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Expulsion of Jews from Spain

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Expulsion of Jews from Spain

Louisa Muniain

April 13, 2008

World Cultures CAS

Mr. Isaac

The Expulsion of Jews from Spain

The Jewish Expulsion put an end to one of the most notable and largest settlements in Europe. The main leader behind this dreadful era was Tomas de Torquemada. The King and Queen of Spain, Ferdinand and Isabella appointed Torquemada Inquisitor General in 1483. I believe that if Torquemada hadn’t become such good friends with the King and Queen and was not as influencing, as he became to be during the expulsion, then he would not have been appointed Inquisitor General and the Spanish Inquisition would not of happened.

Before Torquemada came around, kings Fernando I, Fernando II, Alonso VII and Alonso VIII trusted and got along with the Jews. So much so that they gave the Jews all the same privileges as the Christians. At one point the Jews even had more privileges then the Christians did(, A History of the Jewish People).

The turning point came when Ferdinand III and James I were in power. They began immediately to limit is the Jews privileges. They were forced to wear yellow badges on their clothing to keep them from interacting with the Christians. If they did not wear their yellow badge then they would be fined 10 maravedis (gold or silver coins). They were also not allowed to live under the same roof, eat or drink with them, or use the same bath. It also went as far as Christians were not allowed to drink wine that was made by a Jew and only use medical remedies made by a Christians. Jews were prohibited to appear in public on Good Friday. Although the Jews had limiting privileges they were the ones with the best jobs and most income. They did need the good jobs though, to pay the high taxes and to raise the compulsory loans issued by the king. The Jews had a lot of high status jobs. Some were even aids to the king. The Jewish community even had their own separate political body (Netanyahu, B. The Orgins of the Inquisitionv).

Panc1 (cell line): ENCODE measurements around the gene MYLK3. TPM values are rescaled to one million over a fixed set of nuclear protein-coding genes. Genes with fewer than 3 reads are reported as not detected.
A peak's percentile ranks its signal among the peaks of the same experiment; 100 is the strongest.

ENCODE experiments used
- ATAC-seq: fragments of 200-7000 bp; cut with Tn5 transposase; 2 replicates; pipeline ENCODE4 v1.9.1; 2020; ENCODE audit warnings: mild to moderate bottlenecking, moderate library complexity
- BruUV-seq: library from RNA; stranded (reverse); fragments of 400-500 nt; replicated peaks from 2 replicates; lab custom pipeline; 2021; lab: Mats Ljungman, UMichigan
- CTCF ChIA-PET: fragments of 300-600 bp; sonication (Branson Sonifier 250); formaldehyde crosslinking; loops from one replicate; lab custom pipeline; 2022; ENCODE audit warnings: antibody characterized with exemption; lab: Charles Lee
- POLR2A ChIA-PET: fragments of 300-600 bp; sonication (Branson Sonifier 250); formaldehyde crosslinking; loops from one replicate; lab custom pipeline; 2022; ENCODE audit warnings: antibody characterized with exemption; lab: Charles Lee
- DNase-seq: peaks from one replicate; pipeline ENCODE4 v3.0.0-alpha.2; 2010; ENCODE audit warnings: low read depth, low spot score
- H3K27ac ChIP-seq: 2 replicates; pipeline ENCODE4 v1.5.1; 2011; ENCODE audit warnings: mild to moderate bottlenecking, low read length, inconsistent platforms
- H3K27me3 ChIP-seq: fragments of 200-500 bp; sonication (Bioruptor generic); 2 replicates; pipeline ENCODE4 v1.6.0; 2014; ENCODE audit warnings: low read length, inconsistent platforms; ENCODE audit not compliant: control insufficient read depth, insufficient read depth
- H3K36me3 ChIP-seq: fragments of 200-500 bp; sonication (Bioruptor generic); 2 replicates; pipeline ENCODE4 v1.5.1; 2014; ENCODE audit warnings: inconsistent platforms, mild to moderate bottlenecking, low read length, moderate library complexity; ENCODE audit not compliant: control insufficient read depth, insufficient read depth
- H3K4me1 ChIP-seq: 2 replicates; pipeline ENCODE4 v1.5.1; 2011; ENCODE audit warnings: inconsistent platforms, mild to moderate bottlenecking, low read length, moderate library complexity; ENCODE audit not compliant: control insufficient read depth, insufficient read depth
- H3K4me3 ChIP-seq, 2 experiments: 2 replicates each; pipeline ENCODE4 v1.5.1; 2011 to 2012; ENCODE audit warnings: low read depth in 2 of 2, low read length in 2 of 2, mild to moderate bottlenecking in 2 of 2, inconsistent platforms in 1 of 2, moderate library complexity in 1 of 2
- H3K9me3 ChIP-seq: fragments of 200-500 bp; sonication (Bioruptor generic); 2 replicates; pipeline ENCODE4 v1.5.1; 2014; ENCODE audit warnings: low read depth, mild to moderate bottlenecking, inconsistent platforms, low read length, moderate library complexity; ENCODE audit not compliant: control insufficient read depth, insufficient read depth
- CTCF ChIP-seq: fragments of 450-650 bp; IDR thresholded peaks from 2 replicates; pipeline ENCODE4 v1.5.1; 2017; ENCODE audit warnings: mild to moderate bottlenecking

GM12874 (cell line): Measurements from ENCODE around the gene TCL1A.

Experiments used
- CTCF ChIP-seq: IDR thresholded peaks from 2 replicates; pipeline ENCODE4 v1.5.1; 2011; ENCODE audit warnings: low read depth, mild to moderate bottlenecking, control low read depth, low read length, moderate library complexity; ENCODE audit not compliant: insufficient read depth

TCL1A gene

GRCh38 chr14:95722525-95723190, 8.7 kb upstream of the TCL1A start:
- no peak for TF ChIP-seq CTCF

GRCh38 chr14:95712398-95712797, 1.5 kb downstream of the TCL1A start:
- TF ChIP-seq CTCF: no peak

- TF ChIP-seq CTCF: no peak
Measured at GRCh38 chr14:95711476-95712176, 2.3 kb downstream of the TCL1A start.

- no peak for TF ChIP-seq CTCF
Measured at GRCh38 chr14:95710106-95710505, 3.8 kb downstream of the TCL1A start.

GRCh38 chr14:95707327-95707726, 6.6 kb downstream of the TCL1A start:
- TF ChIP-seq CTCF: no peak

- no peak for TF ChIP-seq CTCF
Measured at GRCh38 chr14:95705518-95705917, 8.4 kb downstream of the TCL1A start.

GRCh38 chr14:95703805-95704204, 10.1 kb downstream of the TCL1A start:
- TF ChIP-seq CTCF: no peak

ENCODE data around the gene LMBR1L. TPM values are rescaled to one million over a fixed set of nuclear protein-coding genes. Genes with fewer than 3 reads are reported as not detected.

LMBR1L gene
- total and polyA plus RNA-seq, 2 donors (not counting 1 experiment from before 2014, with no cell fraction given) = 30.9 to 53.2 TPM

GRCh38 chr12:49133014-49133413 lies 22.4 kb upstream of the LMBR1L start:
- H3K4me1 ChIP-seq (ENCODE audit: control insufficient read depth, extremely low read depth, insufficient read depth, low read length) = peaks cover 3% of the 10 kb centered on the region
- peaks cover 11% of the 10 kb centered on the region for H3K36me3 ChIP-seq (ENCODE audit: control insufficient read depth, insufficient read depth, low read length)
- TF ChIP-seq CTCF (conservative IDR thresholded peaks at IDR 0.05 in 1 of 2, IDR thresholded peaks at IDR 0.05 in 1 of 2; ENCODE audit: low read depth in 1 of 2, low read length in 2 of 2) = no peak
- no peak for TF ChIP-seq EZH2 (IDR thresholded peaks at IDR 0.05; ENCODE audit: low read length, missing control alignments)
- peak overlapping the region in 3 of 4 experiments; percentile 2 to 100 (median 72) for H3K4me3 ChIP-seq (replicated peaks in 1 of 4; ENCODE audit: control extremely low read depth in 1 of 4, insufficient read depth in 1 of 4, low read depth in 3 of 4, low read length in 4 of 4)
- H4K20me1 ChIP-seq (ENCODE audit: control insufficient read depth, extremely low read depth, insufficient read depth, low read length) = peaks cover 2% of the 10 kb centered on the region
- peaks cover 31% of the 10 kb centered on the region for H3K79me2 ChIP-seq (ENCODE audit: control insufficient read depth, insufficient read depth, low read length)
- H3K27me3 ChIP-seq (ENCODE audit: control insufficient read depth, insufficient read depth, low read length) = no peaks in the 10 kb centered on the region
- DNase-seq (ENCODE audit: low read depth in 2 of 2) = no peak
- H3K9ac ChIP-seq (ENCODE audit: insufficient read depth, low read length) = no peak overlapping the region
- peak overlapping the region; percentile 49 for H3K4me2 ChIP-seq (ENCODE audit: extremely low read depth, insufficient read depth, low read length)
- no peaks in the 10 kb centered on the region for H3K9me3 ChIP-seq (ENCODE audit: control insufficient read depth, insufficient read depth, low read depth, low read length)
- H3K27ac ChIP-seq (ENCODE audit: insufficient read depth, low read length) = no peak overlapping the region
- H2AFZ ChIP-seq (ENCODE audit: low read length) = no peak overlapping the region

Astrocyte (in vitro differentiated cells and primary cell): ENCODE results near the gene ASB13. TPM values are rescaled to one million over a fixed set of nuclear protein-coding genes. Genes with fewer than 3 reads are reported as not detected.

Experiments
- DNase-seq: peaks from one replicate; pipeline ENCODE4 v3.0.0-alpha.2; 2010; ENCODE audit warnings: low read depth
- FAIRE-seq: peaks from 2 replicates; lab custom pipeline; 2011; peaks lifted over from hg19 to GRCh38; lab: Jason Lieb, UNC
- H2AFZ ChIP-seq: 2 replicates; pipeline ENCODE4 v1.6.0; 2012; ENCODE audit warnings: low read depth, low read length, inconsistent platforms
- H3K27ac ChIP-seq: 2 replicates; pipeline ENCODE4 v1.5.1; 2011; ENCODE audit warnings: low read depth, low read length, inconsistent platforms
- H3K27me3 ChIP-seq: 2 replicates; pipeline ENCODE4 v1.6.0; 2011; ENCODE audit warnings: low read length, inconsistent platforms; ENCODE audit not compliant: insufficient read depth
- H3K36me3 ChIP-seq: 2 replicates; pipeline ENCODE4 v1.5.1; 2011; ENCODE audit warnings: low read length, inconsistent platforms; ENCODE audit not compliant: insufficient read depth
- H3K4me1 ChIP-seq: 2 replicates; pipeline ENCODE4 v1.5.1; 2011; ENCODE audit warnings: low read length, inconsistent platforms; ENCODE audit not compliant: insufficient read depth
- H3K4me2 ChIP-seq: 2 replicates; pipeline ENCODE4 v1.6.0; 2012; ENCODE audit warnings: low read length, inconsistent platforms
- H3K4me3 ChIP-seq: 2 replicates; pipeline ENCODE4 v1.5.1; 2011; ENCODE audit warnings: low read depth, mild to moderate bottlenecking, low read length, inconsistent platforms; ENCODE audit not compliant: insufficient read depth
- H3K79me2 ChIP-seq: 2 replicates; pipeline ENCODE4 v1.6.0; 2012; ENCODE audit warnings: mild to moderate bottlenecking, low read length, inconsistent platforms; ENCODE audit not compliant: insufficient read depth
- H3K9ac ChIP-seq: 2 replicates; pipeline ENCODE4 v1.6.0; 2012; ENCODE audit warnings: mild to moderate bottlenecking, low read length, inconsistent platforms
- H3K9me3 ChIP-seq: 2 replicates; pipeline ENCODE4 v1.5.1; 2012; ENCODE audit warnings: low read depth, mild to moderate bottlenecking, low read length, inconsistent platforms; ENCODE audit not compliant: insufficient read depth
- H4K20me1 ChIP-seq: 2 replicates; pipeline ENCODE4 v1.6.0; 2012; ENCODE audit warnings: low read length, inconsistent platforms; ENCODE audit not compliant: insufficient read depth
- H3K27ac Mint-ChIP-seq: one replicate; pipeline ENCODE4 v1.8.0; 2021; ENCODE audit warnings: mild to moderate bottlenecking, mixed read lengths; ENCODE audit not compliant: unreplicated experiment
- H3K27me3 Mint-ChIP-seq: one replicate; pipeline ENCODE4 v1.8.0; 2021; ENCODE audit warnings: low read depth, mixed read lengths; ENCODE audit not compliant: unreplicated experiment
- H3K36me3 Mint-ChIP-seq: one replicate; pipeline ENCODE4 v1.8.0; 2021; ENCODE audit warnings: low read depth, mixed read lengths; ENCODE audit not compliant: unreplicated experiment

Pedro I favored immensely the Jewish population. His army, court, and servants all consisted of Jews. Although Pedro I protected the Jews, or at least tried to, they still suffered greatly. Many Jewish invested towns were totally destroyed. Torahs were torn to pieces, Jews were always being robbed and 300 Jewish families were taken prisoners to Granada. Pedro I was beheaded by his Henry and Bertrand Du Guesclin on March 14, 1369.

When Henry came to the throne as Henry II, there began an era of suffering and persecution leading to their expulsion. The Jews had officially been reduced to poverty. Despite his hatred for the Jews, Henry still employed Jews, as he could not go with out their services. He had wealthy Jews as his chief tax collectors and financial councilors. The Christians believed they should not be allowed to have such high placing jobs. They asked that Jews should be kept away from palaces, should not be allowed to hold public offices, live apart from the Christians, should not wear expensive garments or ride mules, always wear the yellow badge and not be allowed to have Christian names. The king only granted the last two requests (The History of Jews: Down From the Earliest

Time Period to Modern Times..

In the Cortes of Soria (1380) it was said that rabbis should be forbidden. The penalty was from 6,000 maravedis to death, mutilation, expulsion, or excommunication. The kind ordered that offensive passages should be removed from the Torah or their prayer- books. And who ever did circumcision upon someone else, or helped convert a moor automatically became a slave and the property of the treasury. Jews never dared to go out in public without a badge for the consequences were far too great ( They were mugged and murdered on public streets. For this reason

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